Phyto-therapies with a known anti-parasitic and anti-mycotic action

1) Aegle marmelos (India): it acts on Candida albicans

2) Artemisia cina: effective against ascarids.

3) Azadirachta indica (India) effective against intestinal worms

4) Bambusa arundinacea (India): effective against intestinal parasites: N.B. it is suspected of having an apoptosis and pseudo-apoptosis action on some types of tumor.

5) Berberis aristata: effective against malarial fever, the extracts of this plant are thought to be more effective than quinine, because it does not provoke cardiac depression and/or damage to hearing. It is also a hepatic-protector and helps the spleen.

6) Boerhaavia diffusa (India): its roots have anti-heminthic properties (also a diuretic, laxative and expectorant effect).

7) Butea frondosa (India): effective against Ascaris lumbricoides and Toxocara canis.

8) The seeds of Curcubita pepo (courgettes): an anti-parasitic activity (N.B: also very rich in Zinc).

9) The fruit of Embelia ribes: anti-helminthic, effective particularly against ascarids and tapeworm; it has an anti-bacterial action. Embeline reduces lipo-peroxidation in the liver, the intestines and the kidneys, increasing the levels of endogene anti-oxidative enzymes. Potassium embelate, contained in the fruit, shows an analgesic activity, it is also known for its laxative, carminative and diuretic action.

10) Cuminum cyminum: its dried, mature fruit has anti-fungi and anti-microbe activity.

11) The rhizome of Curcuma longa: turmeric (“the saffron of the Indies or the poor”) is antihelminthic and an immune stimulant; it also has pronounced anti-inflammatory activities, it is an hepatic protector from carbon tetra-chloride.

12) Ficus religiosa (the bark of its branches): an anti-protozoal against Entamoeba histolytica, it has an anti-helminthic activity against Ascarida galli.

13) The bark of Holarrhena antidysenterica: anti-inflammatory, anti-pyretic, an immune stimulant. The alkaloid Conessine is effective against dysentery caused by Entamoeba histolytica, it is lethal against protozoa, and to a limited extent against Trichomas hominis. Narconessine, isoconnesine and kurchine are currently being studied: recently two new alkaloids have been identified: Holacine and Holacimine (with a suspected apoptosis action on the cancer).

14) The alcoholic extract from the leaves of Asparagus racemosus also inhibit the growth of Entomoeba histolytica (N.B: it also has an anti-tumor effect in vitro against human skin carcinomas and carcinomas of the nasopharynx (700,752).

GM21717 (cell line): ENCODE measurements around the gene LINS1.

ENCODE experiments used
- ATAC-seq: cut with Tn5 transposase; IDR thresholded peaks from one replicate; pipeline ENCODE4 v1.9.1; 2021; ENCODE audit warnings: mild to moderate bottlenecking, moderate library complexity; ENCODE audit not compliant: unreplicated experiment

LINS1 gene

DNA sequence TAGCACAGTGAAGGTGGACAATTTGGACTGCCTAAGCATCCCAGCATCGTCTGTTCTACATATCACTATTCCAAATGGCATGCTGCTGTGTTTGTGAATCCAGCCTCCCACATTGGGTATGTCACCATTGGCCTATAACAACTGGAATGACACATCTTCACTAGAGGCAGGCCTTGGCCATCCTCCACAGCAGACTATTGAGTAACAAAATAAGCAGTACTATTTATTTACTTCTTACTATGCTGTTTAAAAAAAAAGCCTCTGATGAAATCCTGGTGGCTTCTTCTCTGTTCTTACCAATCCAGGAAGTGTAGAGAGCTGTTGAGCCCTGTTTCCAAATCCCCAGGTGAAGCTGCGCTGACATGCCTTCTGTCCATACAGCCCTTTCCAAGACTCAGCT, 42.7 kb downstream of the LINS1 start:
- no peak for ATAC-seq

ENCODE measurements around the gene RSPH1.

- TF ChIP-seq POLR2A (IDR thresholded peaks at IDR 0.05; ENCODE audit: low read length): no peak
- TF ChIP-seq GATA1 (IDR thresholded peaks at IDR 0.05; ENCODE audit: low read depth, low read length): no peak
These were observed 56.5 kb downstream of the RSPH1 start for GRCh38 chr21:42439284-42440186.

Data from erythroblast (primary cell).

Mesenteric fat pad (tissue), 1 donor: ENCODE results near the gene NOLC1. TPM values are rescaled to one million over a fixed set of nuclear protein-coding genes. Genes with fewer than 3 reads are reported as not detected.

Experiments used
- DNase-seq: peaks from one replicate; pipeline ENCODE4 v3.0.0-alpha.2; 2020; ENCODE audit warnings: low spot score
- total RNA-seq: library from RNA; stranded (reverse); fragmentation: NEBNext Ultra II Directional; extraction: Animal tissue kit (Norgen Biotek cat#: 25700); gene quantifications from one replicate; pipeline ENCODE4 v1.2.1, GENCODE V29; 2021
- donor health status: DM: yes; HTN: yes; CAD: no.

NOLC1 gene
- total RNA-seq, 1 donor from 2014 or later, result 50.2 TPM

15) Inula racemosa: an anti-fungi activity comparable to Nistatine, but not as good as Amphotericine B. It also has anti-inflammatory, anti-pyretic and anti-spasmodic activities.

16) Inula helenium: a European variant of the Indian one; currently being evaluated for the same purposes.

17) Picrorrhiza kurroa: anti-helminthic.

18) Tribulus terrestris: anti helminthic and an immune stimulant; induce apotosis on osteosarcoma (it has Diosmin [ 1134]).

19) Acido caprilico: a fatty acid which is extracted from coconuts and palm oil; it dissolves the cell membrane of Candida albicans and of other fungi. It is absorbed well by the intestine, and distributes itself evenly in the colon, where the colonization of Candida albicans is
more common.

20) Metil sulfonilmethane: a sulphur based compound, it is present in most foods, but is easily degradable in cooking. It has proved effective against some parasitic forms (Giardia intestinalis, Tricomonas vaginalsi): It also acts as an anti-oxidative.

The following help in anti-parasitic treatment: Brassica oleracea, Var capitata, Cynara scolymus (an anti-oxidant, hepatic protector and diuretic), Matricaria chamomilla, Sida cordifolia, Ocimum basilicum, sanctum or tenuiflorum, and another….

Milk enzymes are also very useful such as L. acidophilus, cultivated in the juice of vegetables without lactose and milk derivatives or preparations which are not milk derivatives, these, too, must be without sugar except fructose (e.g. Milk Free Acidophilus Long Life ®, NutraMaxidophilus®, etc).


Note 1: they should be taken between meals.

Note 2: the possible addition of FOS needs to be evaluated (a possible glycemic uptake on the part of the tumors has not been noted), in view of a possible alternative to the systematic use of antibiotics to cure recurring infections in cancer patients whose immune system is compromised (SEE ‘antibiotics’, infra).

Note 3: also Avena sativa, rich in vitamins B1, B2, B6 and Inositol, helps the development of intestinal bacterial flora, and is therefore able, by means of controlling the fermenting processes at an intestinal level, to reduce an excessive production of intestinal gases.

Note 4: in inflammations of the intestine, of bacterial origin, vegetable carbon exercises an absorbing effect on intestinal bacterial pathogens.

Giuseppe Nacci , M.D.Thousand Plants against Cancer without Chemo-Therapy